Background to the scene

The secret ballot election in Pontefract was a by-election to decide who was the Member of Parliament for Pontefract.
The two candidates in the election were Hugh Childers of the Liberal Party – the incumbent and Lord Pollington a Conservative challenger.

As the election was the first to use the secret ballot system and the high profile nature of the election was exploited by a women’s rights campaigner Josephine Butler and the Ladies National Association for the Repeal of the Contagious Diseases Acts. This was the first women organised and led movement in modern British history.
The two pages released follow the efforts of Josephine Butler and her fellow campaigners to hold a meeting to raise awareness of their campaign. The current MP Hugh Childers has tried to stop the group having their own meeting in town by double booking rooms and then insisting that they only have a meeting which he chairs.

They manage to secure a hayloft just outside of town but Childers’ supporters intend to spoil it.
They have been helped by a Mr Stuart (there is no description of him and therefore artistic licence can be afforded).

Page 6:
Panel 1:

Int: Cross section view. Crowd of mainly women queuing into a hayloft and  climbing a ladder from a large room containing hay bales, cross section of floor and a women alighting ladder through a trap door into large loft room, pitched roof. It is dimly lit by oil lamps hung on walls. Behind the trapdoor is a crowd of mainly women. JB and her friend Mrs Wilson are at the end of the room.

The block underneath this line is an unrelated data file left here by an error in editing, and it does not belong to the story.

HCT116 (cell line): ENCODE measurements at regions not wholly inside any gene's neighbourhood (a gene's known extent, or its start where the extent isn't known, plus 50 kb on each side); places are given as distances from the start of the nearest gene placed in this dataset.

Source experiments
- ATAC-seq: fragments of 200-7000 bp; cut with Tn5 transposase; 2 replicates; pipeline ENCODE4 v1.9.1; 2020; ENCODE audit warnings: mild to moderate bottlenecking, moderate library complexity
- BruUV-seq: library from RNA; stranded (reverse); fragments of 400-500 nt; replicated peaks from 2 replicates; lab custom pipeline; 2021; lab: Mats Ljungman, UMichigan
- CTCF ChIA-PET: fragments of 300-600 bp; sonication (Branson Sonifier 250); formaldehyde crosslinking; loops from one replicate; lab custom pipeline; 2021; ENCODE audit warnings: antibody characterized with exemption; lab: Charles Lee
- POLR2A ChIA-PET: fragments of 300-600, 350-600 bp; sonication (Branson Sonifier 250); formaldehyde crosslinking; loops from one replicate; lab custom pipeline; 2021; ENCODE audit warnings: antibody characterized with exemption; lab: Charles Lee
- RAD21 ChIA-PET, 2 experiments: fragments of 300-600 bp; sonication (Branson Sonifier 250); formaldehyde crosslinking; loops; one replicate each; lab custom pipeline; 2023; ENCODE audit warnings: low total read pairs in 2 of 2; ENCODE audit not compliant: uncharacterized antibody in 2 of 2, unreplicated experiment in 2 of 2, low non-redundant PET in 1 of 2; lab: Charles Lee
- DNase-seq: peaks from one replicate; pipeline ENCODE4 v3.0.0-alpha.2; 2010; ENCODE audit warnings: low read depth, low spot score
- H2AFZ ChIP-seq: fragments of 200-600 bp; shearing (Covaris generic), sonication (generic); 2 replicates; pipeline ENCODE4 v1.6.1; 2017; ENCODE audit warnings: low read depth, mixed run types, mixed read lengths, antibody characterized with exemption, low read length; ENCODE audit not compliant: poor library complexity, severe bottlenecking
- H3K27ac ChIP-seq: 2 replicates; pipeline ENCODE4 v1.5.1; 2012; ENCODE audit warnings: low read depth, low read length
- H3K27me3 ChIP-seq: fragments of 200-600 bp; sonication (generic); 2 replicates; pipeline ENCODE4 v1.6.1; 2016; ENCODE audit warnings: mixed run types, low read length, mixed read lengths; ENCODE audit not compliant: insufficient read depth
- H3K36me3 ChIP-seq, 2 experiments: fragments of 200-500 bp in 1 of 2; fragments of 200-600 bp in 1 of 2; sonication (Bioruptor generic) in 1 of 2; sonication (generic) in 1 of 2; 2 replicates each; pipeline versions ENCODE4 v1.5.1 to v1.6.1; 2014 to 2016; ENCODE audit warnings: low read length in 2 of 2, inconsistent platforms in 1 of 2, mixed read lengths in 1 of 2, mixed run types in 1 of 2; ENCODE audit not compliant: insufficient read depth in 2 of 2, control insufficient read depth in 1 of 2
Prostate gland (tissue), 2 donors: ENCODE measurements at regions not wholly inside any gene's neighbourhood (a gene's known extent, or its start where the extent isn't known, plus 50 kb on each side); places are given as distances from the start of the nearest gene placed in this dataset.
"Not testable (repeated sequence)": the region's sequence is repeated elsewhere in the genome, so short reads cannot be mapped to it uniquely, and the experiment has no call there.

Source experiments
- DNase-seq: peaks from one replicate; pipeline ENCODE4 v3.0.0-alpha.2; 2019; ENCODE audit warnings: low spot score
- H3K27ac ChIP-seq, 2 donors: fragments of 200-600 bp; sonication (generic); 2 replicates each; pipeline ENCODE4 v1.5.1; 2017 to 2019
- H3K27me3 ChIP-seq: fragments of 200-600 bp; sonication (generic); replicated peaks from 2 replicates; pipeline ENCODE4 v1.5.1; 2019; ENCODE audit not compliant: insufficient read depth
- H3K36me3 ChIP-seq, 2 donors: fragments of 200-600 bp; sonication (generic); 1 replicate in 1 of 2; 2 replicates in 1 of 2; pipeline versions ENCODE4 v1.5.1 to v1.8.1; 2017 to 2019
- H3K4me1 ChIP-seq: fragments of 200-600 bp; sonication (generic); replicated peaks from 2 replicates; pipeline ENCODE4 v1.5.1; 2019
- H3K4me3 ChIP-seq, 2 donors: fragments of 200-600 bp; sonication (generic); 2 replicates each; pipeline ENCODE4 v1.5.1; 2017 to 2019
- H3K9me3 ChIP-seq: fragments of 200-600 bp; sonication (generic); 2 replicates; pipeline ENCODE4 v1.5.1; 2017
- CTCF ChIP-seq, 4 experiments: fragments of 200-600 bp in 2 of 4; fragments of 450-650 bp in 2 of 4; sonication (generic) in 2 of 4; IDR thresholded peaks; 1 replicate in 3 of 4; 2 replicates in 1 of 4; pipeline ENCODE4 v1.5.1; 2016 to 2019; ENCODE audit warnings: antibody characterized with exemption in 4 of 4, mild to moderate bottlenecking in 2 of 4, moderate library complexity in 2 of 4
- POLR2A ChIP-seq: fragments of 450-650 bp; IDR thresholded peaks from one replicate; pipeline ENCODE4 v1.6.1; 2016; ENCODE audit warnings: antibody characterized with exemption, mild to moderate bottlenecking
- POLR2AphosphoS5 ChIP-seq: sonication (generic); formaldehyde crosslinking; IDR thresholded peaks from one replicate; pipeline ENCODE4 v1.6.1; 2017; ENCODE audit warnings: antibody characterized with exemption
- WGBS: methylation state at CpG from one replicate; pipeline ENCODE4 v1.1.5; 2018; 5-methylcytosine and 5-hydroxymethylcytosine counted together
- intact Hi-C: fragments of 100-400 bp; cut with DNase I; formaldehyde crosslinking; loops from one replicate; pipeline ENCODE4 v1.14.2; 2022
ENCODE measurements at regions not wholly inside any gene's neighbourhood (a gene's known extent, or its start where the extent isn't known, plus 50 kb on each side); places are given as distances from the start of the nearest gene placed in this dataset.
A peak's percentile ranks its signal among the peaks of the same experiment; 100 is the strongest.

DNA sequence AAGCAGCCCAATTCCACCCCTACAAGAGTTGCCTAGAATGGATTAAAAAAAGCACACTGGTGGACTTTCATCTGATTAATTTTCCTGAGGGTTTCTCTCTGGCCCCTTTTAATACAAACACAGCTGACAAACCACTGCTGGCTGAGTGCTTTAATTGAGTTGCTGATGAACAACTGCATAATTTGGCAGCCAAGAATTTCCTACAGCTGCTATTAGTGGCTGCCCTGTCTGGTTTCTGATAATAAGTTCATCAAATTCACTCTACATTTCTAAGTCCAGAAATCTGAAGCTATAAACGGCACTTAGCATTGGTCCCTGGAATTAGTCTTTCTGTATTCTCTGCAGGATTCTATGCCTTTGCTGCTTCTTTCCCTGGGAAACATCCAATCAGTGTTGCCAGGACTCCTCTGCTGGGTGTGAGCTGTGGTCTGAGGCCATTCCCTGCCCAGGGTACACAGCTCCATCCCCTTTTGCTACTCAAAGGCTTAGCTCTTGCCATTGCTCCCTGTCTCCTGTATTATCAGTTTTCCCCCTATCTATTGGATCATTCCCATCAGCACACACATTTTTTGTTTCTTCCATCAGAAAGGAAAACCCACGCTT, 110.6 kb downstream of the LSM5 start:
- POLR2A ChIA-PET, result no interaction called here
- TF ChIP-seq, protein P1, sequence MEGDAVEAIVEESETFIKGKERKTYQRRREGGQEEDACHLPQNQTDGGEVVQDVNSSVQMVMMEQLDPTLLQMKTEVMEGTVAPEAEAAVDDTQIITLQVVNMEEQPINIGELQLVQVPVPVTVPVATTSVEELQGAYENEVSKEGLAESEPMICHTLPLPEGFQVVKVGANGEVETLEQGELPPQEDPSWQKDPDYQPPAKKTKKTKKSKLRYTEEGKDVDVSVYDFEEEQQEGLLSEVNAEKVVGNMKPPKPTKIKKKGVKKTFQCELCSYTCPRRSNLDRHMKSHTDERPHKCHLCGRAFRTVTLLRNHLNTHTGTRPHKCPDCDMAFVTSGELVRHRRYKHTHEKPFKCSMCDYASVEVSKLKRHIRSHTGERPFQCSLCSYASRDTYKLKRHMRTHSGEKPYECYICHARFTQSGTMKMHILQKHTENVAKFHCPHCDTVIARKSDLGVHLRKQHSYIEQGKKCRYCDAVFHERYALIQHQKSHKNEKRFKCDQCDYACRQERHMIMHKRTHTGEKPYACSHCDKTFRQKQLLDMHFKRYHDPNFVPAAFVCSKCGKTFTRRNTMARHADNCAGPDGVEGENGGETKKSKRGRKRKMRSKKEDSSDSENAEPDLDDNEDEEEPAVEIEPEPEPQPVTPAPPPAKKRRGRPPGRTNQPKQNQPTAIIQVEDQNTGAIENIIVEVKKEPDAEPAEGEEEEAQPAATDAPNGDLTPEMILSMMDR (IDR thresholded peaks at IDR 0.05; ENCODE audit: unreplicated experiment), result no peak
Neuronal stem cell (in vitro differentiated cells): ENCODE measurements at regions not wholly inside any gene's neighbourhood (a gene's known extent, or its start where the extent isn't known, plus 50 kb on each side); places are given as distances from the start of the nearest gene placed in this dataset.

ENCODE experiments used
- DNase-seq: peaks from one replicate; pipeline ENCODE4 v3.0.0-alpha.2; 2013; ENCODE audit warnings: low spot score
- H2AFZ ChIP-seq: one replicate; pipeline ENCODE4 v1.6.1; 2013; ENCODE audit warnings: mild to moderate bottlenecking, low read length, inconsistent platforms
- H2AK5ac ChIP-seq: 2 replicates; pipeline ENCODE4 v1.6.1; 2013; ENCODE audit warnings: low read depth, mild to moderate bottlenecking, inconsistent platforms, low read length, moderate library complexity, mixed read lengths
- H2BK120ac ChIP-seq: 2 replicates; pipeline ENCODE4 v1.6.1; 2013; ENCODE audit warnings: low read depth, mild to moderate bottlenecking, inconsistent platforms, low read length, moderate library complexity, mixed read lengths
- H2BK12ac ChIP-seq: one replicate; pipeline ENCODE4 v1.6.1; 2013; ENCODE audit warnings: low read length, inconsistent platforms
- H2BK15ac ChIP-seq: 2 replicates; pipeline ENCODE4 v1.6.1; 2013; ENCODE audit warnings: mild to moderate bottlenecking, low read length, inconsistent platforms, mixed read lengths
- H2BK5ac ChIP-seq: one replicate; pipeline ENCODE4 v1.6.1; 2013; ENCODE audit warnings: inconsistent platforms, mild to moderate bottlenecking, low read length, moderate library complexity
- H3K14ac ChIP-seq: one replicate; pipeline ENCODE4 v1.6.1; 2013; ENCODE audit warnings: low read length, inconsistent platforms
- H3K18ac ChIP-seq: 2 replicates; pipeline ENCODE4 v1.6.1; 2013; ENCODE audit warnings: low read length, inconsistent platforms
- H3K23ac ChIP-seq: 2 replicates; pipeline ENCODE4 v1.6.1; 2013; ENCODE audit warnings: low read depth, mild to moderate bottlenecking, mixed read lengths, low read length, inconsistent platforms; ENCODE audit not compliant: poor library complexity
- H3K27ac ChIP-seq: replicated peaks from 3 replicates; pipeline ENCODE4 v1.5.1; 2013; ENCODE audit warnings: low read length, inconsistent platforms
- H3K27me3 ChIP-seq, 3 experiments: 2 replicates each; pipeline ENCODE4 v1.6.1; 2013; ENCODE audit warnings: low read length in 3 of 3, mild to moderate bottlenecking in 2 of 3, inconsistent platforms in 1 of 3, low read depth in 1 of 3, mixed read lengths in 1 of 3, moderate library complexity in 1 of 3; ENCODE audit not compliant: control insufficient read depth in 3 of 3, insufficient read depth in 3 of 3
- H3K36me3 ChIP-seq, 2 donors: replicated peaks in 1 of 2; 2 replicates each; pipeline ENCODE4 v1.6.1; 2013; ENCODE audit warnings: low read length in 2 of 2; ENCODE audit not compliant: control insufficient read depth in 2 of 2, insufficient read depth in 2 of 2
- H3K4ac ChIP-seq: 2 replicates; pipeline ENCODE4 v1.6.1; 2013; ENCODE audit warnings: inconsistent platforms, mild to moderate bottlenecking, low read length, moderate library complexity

Also visible outside but hidden from view of the crowd is a group of four men with aggressive postures and angry faces.

Caption: Outside Pontefract
JB Narration: We had been obliged to go all over town before we found anyone bold enough to grant us a place to meet.

Mr Stuart paid for a room on the outskirts of town; a hayloft with a rather unconventional entrance. However, the place was large enough to hold a good meeting, and it was soon filled.
JB: Welcome ladies….gentlemen…..

Panel two:

Close up of JB and Mrs Wilson. JB has tears in her eyes, Mrs Wilson is sniffling. There are wisps of smoke visible from the floor
JB: Mr Childers is AFRAID to meet us and answer our questions. This election is our chance raise this issue and turn his supporters against him

JB Narration: They were not tears of passion, : Little did we realise that Childers’ party had been at cruel work at our meeting
Panel three:

View of the crowd in front of JB, their eyes are streaming and some are sneezing
Crowd: at Choo….cough etc.

JB: perhaps we can now have a proper debate about this INHUMANE act….cough……cough
Somebody out of frame: Pepper?...there is pepper all over the floor

Panel 4: Aggressive men are now downstairs setting light to the hay bales, smoke is billowing up through the floor boards
Angry man: Smoke ‘em out

Crowd (through the floor): Smoke! Fire! Get out!
JB: everyone remain calm

Panel 1:

Head after head of men with countenances full of fury appearing through the trapdoor. Lead by men dressed as gentlemen, one pointing at JB
Gentleman: ?!!%$£$£

Panel 2: